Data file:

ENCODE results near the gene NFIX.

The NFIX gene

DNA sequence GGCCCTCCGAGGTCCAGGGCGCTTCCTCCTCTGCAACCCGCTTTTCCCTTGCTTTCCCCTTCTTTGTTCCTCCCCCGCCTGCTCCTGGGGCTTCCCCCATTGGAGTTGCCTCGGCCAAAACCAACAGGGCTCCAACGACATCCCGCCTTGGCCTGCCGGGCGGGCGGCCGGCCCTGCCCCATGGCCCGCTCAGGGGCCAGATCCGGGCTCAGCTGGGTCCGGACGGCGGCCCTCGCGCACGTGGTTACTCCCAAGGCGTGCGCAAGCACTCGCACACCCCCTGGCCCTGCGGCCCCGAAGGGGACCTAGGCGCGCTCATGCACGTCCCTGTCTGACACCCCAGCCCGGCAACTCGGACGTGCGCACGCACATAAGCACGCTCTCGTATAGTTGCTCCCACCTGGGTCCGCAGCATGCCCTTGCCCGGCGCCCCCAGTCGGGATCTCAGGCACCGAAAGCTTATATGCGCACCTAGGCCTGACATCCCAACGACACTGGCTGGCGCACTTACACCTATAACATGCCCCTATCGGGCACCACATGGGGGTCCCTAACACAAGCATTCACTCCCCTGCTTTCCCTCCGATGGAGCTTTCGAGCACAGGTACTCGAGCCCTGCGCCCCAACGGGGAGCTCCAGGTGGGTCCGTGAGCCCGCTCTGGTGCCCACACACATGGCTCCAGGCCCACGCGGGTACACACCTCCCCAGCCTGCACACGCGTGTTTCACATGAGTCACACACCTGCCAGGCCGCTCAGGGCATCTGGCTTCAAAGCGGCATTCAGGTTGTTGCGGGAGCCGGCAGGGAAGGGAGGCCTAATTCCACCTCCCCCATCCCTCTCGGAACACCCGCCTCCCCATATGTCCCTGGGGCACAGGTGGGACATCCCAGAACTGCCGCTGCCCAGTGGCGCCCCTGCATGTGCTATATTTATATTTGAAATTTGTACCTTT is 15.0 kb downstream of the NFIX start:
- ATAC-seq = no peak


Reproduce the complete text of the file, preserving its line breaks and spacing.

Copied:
ENCODE results near the gene NFIX.

The NFIX gene

DNA sequence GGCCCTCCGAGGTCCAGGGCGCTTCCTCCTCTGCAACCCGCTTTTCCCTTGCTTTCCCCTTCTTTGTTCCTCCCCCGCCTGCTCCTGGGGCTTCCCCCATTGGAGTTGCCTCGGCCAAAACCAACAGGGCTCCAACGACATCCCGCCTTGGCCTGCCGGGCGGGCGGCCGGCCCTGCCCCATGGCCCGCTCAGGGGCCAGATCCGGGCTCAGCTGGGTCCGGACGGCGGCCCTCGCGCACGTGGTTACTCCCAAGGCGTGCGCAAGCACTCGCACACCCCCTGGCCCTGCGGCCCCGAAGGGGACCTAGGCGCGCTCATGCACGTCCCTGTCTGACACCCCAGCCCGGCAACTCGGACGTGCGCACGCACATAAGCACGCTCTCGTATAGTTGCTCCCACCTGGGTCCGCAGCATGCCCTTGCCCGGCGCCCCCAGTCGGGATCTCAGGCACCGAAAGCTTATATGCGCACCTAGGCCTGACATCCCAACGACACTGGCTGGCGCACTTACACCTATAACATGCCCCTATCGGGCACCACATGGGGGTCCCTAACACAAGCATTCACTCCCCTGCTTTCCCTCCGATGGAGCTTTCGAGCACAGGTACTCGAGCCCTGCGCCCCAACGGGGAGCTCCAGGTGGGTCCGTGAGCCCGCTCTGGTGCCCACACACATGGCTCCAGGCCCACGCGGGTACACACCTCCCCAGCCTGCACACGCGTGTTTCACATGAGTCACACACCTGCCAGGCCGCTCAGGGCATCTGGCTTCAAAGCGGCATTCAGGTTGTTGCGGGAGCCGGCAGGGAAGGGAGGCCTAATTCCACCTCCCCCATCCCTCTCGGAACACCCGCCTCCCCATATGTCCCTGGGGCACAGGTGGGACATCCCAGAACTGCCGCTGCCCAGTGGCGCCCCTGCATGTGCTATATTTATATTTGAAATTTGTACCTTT is 15.0 kb downstream of the NFIX start:
- ATAC-seq = no peak